Since its very first instalment, FlatOut has always been perceived as the "other" destructive racer. There's no denying Burnout's dominance in the world of car crash gaming, but after a weekend with FlatOut: Ultimate Carnage we can't help wondering if that's justified. After all, not only is this the best game in the FlatOut series, it's also toe-to-toe a superior game than any of EA's recent rivals.
CRASH CRASH, BANG BANG
Browsing through the feature list, it's easy to be cynical over whether Ultimate Carnage drifts that far from what the last one (we'll get to the new stuff in a bit). And looking at the FlatOut mode set-up it's all very familiar; events are split in to Derby, Street and Race modes, each offering a healthy mix of racing, time trials and mental last man standing Destruction Derbys.
Derby events are basically Burnout with hillbillies; dirty tracks, dirtier motors and a crap-load of rubbish to smash around the track. Race focuses less on smashing through petrol stations and more on effortless, fast tests of speed. Street as you can probably guess features shiny tracks and shiny cars that go really, really fast - though you're much more likely to wrap your frame around a traffic pole.
Cars get naturally nippier as you progress and there's also an upgrade shop where you can tinker with engines, tyres and other stuff under the bonnet. At first this is a bit intimidating (we weren't expecting to go anywhere near spark plugs in a FlatOut game), but as you poke around you'll see it's actually very simple, with menu bars clearly displaying the effect each component has on your car.
Stray outside the main game and the oldschool mini-games, including ski-lift, bowling and the excellent field goal are happy to kill some time.
That's basically how it all works. There's a plethora of variety to safeguard even the smallest of attention span-wielders, but racing is naturally center stage; and funnily enough that's also where you'll find most of the new stuff.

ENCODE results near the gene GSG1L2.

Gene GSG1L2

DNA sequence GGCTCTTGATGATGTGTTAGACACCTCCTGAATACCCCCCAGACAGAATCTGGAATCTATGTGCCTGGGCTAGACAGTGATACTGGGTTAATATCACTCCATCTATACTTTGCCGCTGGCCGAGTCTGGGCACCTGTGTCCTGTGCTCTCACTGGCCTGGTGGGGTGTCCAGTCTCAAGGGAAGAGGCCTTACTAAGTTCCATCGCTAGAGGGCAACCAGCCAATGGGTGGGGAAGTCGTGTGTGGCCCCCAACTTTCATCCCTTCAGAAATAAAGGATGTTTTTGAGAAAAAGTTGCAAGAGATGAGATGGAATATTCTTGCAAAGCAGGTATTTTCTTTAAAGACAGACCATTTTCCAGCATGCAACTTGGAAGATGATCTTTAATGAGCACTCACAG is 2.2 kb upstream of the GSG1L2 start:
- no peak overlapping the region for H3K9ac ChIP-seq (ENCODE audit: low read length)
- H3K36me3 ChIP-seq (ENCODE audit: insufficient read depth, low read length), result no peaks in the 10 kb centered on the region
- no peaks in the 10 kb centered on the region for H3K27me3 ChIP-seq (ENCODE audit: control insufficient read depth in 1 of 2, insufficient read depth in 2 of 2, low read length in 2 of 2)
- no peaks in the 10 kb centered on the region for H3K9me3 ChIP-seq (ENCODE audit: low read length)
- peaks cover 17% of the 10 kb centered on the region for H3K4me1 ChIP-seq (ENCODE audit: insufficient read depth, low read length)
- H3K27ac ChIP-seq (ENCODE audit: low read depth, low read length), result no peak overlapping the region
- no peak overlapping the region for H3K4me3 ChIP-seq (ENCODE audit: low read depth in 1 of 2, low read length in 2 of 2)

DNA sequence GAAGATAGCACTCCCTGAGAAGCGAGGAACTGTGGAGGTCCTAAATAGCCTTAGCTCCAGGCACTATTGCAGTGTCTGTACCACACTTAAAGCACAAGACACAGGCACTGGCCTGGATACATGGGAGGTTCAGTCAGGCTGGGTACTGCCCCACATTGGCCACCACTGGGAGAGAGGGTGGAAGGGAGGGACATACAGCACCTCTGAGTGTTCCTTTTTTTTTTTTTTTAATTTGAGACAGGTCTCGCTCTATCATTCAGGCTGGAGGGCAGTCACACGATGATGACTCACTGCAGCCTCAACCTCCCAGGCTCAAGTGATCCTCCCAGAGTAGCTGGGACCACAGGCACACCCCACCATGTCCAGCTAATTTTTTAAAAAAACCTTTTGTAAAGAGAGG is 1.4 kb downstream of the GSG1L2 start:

Courses are set in just a few basic environments (city, desert, forest etc) but there's still a pleasing amount of variety between each track - and my, my do they look bloody gorgeous. Ultimate Carnage is easily one of the best looking racers we've ever seen; somehow managing to pull off both fantastic-looking cars and stunning environments all at once.
Trails of dirt and bits of what used to be someone's fence fly all over the starting grid, as if a team of violent wood chippers has just discovered Ikea's summer stock. Water streams beautifully spray from a dozen rival tyres, an entire set of plastic chairs bounce across your bonnet and the screen shakes as some poor sod has an unpleasant encounter with a parked petrol tanker.
Lighting and textures are significantly improved over previous games, there's now over 8,000 dynamic objects per track and most impressively it's all running at a rock-solid framerate.
The number of drivers has been boosted as well, to twelve (that's four over FlatOut 2's eight). "Fair enough", you might say but those few extra rednecks really do make a difference; that's four more bodies ramming rivals off the track (the AI isn't shy) and leaving a trail of destruction through every lap.
CLEAN UP ON TRACK SIX
You won't be disappointed by the variety of vehicles, but it's the tracks that are undoubtedly the star of the show. Even though each is based on only a few different environments, from the moment the countdown begins thanks you'll instantly know which course you're on, which dodgy bends to slow down for and which petrol stations you can smash through for a cheeky shortcut.